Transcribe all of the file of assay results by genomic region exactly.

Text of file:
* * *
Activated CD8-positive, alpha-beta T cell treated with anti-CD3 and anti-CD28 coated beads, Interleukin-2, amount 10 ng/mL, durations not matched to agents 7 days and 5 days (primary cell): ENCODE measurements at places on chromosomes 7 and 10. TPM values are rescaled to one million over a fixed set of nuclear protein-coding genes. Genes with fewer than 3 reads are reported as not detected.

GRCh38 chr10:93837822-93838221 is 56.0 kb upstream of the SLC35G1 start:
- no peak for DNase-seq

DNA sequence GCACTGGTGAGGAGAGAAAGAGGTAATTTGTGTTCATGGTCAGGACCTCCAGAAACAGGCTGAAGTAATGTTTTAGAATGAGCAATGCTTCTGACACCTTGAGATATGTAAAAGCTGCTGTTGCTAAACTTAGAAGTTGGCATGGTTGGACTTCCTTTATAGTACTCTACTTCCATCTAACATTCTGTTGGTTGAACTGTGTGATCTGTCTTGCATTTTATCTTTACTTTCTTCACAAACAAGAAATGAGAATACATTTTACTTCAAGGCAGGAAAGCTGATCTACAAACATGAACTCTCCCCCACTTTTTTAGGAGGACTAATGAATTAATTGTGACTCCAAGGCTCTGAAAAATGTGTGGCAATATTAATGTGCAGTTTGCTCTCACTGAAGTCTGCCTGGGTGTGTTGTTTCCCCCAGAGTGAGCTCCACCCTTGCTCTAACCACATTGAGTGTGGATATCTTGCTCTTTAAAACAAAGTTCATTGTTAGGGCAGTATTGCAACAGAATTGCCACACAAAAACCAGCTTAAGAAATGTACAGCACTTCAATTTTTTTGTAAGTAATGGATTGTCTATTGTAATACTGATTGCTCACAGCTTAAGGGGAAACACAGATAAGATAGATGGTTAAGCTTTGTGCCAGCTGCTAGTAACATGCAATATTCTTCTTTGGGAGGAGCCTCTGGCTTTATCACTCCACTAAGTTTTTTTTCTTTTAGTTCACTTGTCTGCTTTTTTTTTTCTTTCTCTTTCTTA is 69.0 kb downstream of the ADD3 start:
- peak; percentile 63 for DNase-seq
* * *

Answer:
Activated CD8-positive, alpha-beta T cell treated with anti-CD3 and anti-CD28 coated beads, Interleukin-2, amount 10 ng/mL, durations not matched to agents 7 days and 5 days (primary cell): ENCODE measurements at places on chromosomes 7 and 10. TPM values are rescaled to one million over a fixed set of nuclear protein-coding genes. Genes with fewer than 3 reads are reported as not detected.

GRCh38 chr10:93837822-93838221 is 56.0 kb upstream of the SLC35G1 start:
- no peak for DNase-seq

DNA sequence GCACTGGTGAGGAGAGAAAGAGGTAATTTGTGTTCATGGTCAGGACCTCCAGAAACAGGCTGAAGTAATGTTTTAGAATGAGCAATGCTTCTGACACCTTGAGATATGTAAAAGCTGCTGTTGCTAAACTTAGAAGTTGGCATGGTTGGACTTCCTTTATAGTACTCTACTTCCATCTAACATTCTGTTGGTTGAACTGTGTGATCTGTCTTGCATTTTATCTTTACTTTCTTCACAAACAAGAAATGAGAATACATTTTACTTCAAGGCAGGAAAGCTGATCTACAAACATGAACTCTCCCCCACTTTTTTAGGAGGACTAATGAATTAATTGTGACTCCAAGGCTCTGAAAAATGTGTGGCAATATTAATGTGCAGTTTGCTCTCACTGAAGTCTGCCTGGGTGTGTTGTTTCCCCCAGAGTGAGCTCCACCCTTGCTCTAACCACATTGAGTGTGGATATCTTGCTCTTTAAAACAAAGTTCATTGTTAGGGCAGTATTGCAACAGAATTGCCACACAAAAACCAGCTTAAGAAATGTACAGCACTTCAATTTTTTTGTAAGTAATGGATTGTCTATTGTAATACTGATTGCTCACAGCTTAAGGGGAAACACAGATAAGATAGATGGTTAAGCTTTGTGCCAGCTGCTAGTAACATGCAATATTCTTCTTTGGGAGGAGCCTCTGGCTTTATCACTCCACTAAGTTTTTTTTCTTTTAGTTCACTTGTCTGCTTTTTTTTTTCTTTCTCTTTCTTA is 69.0 kb downstream of the ADD3 start:
- peak; percentile 63 for DNase-seq